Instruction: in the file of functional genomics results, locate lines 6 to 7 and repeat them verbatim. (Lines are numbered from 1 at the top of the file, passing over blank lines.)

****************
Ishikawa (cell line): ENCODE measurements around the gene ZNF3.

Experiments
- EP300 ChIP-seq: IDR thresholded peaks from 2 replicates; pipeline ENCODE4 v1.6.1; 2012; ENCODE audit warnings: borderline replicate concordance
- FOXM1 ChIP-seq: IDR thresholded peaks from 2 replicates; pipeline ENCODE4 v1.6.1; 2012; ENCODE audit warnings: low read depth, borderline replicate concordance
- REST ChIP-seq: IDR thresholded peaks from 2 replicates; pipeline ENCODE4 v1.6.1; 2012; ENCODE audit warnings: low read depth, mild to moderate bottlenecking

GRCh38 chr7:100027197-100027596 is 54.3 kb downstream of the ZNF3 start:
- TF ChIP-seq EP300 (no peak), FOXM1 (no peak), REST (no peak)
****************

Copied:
GRCh38 chr7:100027197-100027596 is 54.3 kb downstream of the ZNF3 start:
- TF ChIP-seq EP300 (no peak), FOXM1 (no peak), REST (no peak)